Both are making use of nonexistent general principles to further a particular conclusion.
Let me tell you a real difference in a highly polygenic trait compared to a monogenic or oligogenic trait: the highly polygenic trait is generally more predictable, not less. Although quite a few alleles affect skin color, there are a few with large effects, SLC24a5 for example. Siblings will look a lot different if one has SLC24a5 and the other does not. This happens often in India. Underlying principle: central limit theorem. You’re throwing more dice.
Turkheimer also says that we don’t really know anything about polygenic differences unless we understand the mechanisms. And usually we don’t know the mechanisms: even when we know that a given allele boosts a horse’s speed, or a Guernsey’s milk production, or makes dachshunds have short legs, we usually don’t know exactly how it works. Often we haven’t the faintest. Which is why we couldn’t select for fast horses or cows that produce lots of milk- except that we could and did, hundreds of years ago, thousands of years ago. You don’t need to know how a plus allele or minus allele for trait X works to be able to [reasonably] accurately predict the consequences. Investigating mechanisms is going to be difficult in highly polygenic traits: those alleles favoring high trait value could work through a number of different mechanisms. We don’t know the mechanisms involved in the behavior of Turkheimer’s dogs – but in that case it doesn’t bother him. In humans, not knowing mechanisms bothers him: He wants humans to be special. And hey, they are, but not in the way he would like.
Actually I don’t quite believe this of either Mitchell or Turkheimer. I think they’re trying to arguing away stuff they don’t like.
That said, although knowing the details of mechanisms is not usually essential, I can think of cases where it’s worthwhile. There is a haplotype, now common in dairy cattle, that significant boosts milk production in heterozygotes while being lethal in embryo in homozygotes. Milk production went up while calf production went down.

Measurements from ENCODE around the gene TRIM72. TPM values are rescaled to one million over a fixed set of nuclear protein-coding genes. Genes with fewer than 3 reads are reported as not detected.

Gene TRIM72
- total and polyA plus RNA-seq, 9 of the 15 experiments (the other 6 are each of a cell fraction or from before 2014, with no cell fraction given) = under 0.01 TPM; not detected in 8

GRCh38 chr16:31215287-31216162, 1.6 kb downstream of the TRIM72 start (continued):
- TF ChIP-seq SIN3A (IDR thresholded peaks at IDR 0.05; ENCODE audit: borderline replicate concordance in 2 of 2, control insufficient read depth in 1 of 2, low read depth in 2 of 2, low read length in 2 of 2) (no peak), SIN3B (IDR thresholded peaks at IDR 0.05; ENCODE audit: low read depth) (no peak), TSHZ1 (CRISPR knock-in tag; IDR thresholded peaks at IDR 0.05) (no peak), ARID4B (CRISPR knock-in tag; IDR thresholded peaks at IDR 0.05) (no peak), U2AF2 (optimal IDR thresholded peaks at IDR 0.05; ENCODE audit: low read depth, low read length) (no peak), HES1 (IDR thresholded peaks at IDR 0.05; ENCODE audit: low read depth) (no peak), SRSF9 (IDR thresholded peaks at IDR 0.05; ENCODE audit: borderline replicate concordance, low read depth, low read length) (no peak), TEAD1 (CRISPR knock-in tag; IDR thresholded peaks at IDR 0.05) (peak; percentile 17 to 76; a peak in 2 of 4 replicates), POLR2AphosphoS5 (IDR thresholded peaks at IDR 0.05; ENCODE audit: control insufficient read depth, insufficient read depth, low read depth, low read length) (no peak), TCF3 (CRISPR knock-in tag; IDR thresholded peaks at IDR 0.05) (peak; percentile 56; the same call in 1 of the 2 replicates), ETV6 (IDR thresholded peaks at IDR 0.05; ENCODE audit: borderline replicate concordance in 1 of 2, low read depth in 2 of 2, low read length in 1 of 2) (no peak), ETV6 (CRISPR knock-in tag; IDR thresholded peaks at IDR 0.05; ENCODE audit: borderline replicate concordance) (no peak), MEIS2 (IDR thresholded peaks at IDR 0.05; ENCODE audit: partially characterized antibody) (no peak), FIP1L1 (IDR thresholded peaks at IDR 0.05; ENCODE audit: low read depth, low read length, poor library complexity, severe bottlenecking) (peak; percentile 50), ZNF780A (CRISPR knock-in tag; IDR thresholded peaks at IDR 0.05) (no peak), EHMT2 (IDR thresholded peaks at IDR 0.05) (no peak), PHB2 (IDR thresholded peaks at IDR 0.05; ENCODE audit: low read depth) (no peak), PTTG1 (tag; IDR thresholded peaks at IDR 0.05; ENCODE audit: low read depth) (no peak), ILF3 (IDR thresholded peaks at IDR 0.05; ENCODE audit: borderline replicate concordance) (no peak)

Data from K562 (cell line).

What about the idea that some unknown small thing might cause someone with an identical genotype to be quite different? Not impossible – but we know it doesn’t happen very often, since identical twins, even though raised apart, are on average very similar. We know that genetically more similar people have more similar IQs. A robust development process, favored by selection, does this.
A note: we know that different races have significant average differences in behavior at birth.
Turkheimer says that I think he doesn’t have the intellectual courage required t0 face unpleasant facts. I don’t know the man: I don’t know whether he has intellectual courage. A priori, it’s unlikely, because few people and fewer professors do. But I do think he’s unsound on general questions in quantitative genetics, which is what I think of Kevin Mitchell – even though Mitchell just has a perfectly sound post on transgenerational inheritance. Once is not enough.